Tuesday, February 2, 2010

LVMH - letting creative flourish

I read an article over the weekend about LVMH's (Moet Hennessy Louis Vuitton's) approach to ensuring ideas leadership in product development and corporate culture.

The key point was that instead of creating a corporate structure and then recruiting bods to fill the holes, they identified talent, hired and then allowed that person to carve out a niche for themselves within the company. This ensures that the business makes attracting the best available talent its Number 1 priority to ensure that it stays ahead of the pack in creating new products for its generally well-heeled clientele.

Another interesting observation was that the company ensures creative teams remain small - no design by committee. Its rationale is that the bigger the creative team, the more compromise and the greater the propensity to design products to the lowest common denominator i.e. pleasing everyone, qualified to comment or not and, in the end, standing for nothing.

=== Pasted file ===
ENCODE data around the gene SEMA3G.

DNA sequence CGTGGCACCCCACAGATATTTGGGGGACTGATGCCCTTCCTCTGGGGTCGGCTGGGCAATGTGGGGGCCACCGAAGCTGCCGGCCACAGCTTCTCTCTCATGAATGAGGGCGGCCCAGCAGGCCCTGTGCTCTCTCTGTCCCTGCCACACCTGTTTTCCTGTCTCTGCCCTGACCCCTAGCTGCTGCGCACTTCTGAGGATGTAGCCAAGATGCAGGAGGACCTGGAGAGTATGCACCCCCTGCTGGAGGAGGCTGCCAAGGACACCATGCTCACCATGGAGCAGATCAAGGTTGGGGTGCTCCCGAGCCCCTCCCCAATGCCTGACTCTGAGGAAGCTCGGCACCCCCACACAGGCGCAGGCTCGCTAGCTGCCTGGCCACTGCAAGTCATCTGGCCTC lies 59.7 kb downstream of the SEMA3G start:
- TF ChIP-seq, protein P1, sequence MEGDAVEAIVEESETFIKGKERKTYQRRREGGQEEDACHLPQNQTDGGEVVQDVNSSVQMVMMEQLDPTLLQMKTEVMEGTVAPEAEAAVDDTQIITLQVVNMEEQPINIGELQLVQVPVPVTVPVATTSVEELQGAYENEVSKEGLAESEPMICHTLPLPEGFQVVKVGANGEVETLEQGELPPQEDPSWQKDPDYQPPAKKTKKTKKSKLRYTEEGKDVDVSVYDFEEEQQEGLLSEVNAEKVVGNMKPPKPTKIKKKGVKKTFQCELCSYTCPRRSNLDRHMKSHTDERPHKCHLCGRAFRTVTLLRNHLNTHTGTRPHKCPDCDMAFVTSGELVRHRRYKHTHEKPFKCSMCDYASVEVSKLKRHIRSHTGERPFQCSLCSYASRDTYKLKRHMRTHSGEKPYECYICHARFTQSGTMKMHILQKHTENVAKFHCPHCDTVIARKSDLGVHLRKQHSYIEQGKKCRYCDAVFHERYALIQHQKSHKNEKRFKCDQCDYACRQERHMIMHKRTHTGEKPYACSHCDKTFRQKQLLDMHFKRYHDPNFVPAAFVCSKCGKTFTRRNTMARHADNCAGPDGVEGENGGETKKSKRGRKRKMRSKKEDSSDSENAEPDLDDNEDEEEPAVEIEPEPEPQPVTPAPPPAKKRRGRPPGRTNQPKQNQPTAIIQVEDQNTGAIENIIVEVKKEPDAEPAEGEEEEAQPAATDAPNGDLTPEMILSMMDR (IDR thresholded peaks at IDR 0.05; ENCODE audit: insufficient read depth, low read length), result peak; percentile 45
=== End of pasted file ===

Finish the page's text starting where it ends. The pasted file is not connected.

To those who might argue that 'of course they can do that, it's reflected in their prices!' I would say there is no reason why this approach cannot work for any brand that knows its marketplace. All LVMH is demonstrating is that it clearly understands its history, its customers and its future success.

I have questioned before why organisations insist that every department that wants to 'have a say' in the way things are written, presented and marketed, gets it. LVMH clearly believes, as I have said before, that this is counter-productive to the creative process. It merely stunts thought leadership in areas of product design and new business opportunity.

There was a long period when I was involved in the auto industry where new vehicles were 'clinic-ed' to death. Design leadership was trashed by public viewings of proposed new models - only for the business to find out that the clinics merely resulted in style-compromised vehicles that looked out of date on the day they were launched.

The successful companies are those that lead the market in a considered way, guided by the best talent they can afford. I have never worked for LVMH but, if they are true to their PR, good luck to them for daring to lead.

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